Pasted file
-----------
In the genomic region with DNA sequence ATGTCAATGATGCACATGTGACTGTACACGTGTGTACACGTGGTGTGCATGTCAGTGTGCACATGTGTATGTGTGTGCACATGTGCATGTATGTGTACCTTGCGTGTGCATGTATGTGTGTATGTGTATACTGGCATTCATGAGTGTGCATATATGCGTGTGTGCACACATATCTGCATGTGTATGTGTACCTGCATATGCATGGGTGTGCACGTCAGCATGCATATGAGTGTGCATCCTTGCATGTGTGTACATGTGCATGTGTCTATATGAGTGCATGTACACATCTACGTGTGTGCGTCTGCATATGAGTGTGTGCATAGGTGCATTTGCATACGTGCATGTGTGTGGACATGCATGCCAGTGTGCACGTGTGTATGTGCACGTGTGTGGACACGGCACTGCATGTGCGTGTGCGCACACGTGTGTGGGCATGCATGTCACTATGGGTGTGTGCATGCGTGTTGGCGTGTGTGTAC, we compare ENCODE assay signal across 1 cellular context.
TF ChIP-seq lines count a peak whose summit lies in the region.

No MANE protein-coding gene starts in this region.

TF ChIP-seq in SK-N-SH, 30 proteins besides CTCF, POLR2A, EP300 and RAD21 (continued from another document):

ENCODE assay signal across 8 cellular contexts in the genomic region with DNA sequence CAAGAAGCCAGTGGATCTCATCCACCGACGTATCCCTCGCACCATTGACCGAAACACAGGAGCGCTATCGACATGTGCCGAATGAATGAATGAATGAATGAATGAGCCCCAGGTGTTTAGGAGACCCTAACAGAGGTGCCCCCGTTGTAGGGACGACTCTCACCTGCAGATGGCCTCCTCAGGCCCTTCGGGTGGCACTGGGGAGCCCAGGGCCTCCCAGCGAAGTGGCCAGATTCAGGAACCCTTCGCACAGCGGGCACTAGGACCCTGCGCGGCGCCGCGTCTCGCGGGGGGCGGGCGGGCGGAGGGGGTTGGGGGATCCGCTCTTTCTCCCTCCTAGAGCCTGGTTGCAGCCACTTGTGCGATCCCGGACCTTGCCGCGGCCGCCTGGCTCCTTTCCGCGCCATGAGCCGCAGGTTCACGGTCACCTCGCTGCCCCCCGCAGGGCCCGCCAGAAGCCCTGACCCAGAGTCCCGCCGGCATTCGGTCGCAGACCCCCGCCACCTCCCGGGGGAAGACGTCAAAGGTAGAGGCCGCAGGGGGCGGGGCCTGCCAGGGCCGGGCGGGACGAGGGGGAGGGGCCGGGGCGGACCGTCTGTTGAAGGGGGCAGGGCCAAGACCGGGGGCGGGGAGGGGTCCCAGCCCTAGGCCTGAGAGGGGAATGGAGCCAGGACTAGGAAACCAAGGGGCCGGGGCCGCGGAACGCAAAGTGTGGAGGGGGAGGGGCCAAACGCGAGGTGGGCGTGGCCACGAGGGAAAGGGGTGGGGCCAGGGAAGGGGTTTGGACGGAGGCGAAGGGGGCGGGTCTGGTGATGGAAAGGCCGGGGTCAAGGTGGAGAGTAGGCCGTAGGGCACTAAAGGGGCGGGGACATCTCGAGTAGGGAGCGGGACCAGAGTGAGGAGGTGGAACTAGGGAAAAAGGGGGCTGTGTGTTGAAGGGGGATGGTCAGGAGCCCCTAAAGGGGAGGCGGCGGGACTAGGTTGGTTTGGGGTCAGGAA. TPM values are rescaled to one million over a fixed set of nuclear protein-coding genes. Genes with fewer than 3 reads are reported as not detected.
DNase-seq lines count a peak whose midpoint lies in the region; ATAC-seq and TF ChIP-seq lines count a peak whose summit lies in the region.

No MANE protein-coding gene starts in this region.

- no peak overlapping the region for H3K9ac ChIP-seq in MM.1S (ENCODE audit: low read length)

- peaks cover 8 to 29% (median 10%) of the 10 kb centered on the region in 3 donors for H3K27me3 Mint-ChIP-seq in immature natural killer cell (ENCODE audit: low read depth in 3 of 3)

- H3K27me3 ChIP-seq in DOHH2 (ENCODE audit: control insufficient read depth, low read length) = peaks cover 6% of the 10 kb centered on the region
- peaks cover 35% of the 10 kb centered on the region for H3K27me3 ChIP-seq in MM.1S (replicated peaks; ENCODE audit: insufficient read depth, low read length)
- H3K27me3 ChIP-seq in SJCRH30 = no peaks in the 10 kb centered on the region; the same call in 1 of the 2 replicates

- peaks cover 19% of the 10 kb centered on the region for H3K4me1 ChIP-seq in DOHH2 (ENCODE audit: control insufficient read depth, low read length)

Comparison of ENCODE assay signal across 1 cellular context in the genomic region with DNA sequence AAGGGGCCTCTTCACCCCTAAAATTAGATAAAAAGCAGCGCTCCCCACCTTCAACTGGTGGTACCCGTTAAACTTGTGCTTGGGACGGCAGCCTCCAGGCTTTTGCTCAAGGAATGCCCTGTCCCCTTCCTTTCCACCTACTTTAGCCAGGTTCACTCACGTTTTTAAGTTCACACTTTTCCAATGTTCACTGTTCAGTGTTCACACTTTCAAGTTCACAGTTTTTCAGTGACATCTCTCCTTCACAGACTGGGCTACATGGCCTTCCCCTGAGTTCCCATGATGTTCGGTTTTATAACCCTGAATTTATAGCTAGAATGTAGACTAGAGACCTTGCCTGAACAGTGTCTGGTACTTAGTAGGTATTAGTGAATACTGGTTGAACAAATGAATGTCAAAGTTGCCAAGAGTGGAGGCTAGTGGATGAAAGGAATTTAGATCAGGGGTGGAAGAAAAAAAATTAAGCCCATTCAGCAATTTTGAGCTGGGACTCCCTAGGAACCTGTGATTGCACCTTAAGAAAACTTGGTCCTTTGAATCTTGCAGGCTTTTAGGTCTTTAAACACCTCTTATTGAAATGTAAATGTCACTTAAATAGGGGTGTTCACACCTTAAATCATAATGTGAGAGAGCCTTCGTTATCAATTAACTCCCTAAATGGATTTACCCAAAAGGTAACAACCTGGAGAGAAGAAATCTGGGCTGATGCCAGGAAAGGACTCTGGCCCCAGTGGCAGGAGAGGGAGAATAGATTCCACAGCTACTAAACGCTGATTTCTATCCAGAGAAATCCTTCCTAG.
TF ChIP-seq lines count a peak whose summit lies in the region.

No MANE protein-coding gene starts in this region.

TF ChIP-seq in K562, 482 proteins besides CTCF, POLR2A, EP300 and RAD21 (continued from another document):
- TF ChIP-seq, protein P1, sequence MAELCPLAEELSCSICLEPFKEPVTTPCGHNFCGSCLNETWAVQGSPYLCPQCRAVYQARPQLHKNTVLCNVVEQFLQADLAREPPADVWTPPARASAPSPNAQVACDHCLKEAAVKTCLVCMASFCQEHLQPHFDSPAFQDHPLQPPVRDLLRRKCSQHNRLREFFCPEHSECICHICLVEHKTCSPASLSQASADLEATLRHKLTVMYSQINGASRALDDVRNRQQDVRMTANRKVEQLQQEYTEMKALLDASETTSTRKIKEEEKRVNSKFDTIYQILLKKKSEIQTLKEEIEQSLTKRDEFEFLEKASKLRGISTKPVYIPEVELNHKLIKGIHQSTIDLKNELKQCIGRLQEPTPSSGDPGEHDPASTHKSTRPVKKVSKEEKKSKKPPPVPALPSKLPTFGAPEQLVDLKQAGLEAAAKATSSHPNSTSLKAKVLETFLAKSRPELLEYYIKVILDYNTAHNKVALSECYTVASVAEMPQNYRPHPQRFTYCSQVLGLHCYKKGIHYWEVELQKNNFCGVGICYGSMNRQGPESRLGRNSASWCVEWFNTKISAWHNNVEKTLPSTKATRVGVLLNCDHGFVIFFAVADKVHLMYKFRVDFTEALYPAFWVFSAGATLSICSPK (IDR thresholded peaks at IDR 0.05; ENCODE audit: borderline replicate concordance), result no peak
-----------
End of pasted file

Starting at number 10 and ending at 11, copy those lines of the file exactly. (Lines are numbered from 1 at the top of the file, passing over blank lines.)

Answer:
- H3K27me3 ChIP-seq in DOHH2 (ENCODE audit: control insufficient read depth, low read length) = peaks cover 6% of the 10 kb centered on the region
- peaks cover 35% of the 10 kb centered on the region for H3K27me3 ChIP-seq in MM.1S (replicated peaks; ENCODE audit: insufficient read depth, low read length)